Getting Started


The simplest way to install PCVS is through PyPI repositories. It will fetch the lastest release but a specific version can be specified (detailed documentation in Installation Guide):

$ pip3 install pcvs
# OR
$ pip3 install pcvs<=0.5.0
$ pcvs
Usage: pcvs [OPTIONS] COMMAND [ARGS]...

PCVS main program.

Full completion (options & arguments) is provide an can be activated with:

# ZSH support
$ eval "$(_PCVS_COMPLETE=zsh_source pcvs)"
# BASH support
$ eval "$(_PCVS_COMPLETE=bash_source pcvs)"

PCVS-formatted test-suite

Test-suite layout

While PCVS is highly customizable, it comes with templates to locally test it without any prior knowledge. Before using PCVS, let’s consider a provided test-suite as any tests/ directory ( all-reduce.c & wave.c provided for convenience):

$ tree tests
├── coll
│   └── all-reduce.c
└── pt2pt
        └── wave.c
2 directories, 2 files

PCVS needs rules to know how to parse the test-suite above to create tests. This will be done through pcvs.yml specification file. Such a file can be placed anywhere in the file tree. Consider putting it directly under the tests/ directory for this example. Here is the content of this file:


A test is the combination of a program, its arguments and the environment used to execute it. from PCVS’ point of view, a test file does not carry the whole test environment. the orchestrator itself manage to build it directly from specification. Thus pcvs.yml expects the user to decribe programs to be used to build the test-suite.

# put this in test/pcvs.yml:
                files: ["coll/all-reduce.c"]
                program: "a.out"
                files: ["pt2pt/wave.c"]
                program: "a.out"

This file specifies two root nodes referred as Test Expressions (TE) or Test Descriptors (TD). It contains subondes describing how to build programs. A build gives informations about how to build the program. files (a list or a string) contains the whole list of files required to build the program (in case of a C file for instance). With no other information, PCVS will assume the program to be built with a compiler (no invocation to a build system here). A run subnode instructs PCVS to execute this program. The expected program name is a.out. This is the simplest way to integrate tests to PCVS. For a complete list of nodes to be used in a pcvs.yml, please consult TE nodes: The complete list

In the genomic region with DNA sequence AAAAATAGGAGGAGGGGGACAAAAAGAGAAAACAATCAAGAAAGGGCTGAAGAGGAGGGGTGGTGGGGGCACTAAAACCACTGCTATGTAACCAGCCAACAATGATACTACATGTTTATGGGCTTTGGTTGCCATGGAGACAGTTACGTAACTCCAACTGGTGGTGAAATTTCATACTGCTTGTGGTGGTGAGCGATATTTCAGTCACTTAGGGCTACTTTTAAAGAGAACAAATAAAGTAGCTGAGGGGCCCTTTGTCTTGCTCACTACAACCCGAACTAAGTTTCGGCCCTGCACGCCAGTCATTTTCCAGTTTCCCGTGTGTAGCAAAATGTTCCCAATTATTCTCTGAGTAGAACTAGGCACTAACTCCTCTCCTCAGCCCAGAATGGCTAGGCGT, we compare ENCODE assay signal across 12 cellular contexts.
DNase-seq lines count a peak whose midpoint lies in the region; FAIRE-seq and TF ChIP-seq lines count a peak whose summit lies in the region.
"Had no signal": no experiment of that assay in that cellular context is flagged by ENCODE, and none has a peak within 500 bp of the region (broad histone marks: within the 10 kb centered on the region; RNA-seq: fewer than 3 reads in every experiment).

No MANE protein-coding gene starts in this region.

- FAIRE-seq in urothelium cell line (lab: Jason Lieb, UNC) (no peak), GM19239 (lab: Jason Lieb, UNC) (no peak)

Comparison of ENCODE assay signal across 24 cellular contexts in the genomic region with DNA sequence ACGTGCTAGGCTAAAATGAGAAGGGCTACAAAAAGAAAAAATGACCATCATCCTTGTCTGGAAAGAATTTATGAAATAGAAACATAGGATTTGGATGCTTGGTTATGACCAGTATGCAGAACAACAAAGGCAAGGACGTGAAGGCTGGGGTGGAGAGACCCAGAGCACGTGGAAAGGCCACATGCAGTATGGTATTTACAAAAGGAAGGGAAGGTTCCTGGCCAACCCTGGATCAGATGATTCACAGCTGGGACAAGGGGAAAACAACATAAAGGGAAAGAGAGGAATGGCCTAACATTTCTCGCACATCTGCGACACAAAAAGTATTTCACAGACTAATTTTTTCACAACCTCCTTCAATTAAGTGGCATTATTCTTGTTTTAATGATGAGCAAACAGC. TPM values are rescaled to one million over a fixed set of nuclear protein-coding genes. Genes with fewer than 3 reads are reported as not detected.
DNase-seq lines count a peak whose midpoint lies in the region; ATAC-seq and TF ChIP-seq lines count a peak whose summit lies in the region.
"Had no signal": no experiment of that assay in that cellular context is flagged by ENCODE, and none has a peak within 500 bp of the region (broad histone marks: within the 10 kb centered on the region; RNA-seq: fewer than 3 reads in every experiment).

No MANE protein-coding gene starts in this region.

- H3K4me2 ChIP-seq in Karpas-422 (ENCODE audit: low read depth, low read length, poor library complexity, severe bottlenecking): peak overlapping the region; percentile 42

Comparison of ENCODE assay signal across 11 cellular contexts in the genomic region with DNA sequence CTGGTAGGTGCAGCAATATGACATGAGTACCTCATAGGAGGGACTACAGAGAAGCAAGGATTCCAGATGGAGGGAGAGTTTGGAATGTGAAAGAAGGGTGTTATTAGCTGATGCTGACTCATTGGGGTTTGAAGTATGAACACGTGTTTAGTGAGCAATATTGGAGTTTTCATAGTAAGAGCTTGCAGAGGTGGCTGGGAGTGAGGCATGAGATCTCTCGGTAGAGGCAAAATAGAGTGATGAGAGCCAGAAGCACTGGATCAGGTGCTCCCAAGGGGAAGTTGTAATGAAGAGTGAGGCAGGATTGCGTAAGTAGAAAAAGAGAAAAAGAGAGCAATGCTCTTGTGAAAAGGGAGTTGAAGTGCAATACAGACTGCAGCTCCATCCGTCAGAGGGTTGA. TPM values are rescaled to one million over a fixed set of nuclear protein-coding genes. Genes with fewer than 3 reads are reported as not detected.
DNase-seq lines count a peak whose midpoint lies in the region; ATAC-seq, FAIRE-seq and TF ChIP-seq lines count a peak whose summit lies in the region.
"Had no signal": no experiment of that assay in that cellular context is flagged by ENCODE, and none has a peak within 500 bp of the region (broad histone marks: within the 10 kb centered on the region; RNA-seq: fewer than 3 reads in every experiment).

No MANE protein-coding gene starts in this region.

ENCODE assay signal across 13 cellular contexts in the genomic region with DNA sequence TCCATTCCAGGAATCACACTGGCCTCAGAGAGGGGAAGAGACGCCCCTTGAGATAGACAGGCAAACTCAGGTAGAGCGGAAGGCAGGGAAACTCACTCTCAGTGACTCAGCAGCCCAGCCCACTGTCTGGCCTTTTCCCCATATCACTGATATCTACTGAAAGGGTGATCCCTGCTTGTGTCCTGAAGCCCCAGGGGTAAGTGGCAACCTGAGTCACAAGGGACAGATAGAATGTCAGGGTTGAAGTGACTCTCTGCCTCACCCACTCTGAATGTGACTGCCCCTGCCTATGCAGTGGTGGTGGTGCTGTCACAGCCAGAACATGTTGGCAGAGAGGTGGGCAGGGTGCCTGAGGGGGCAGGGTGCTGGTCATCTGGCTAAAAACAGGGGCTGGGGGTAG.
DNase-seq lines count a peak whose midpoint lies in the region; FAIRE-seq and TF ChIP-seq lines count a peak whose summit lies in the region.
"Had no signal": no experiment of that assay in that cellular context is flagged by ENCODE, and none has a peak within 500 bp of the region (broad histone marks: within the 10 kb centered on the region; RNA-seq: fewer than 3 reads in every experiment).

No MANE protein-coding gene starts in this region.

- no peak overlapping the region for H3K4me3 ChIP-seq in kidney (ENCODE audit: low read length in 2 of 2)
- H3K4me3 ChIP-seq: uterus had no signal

Beware of tabulations, YAML indentations only supports spaces !

Execute the test-suite

PCVS relies on (1) test specifications and (2) execution profile to create and execute a full benchmarks. Building a valid profile may be complex at first but offer a huge flexibility to solve complex validation scenarios. Still, most scenarios share similarities, like, in that case, running MPI programs. PCVS comes with default profiles for default scenarios. Here, we select the mpi base profile to build our own:

$ pcvs profile create --base mpi
$ pcvs profile list

By specifying, it will save the profile under ~/.pcvs/ and make it available for the whole $USER, no matter the current working directory used when running PCVS. To learn more about profile scope, please see Scope.


As this profile uses MPI, we need to source an MPI implementation in the environment. Please use the method suiting your needs (spack/module/source). If interested by autoloading spack-or-module-based MPI implementation, please read Profiles.

Now, start PCVS. You must provide the profile & the directory where tests are located:

$ pcvs run --profile my-profile ./tests/


the user. prefix to the profile name may be removed as there is no name ambiguity, PCVS will detect the proper scope.

Access the results

Results are stored in $PWD/.pcvs-build/rawdata/*.json by default. the default output directory may be changed with pcvs run –output. JSON files can directly processed by this-party tools. The scheme can be used to update the input parser with compliant output. Currently PCVS only provides specific JSON format. It is planned to support common validation format (like JUnit).

If no third-party tool is available, PCVS comes with a lightweight web server (=Flask) to serve results in a web browser:

# where pcvs run has been run:
$ pcvs report
# OR you may specify the run path
$ pcvs report <path>

Then, browse http://localhost:5000/ to browse your results.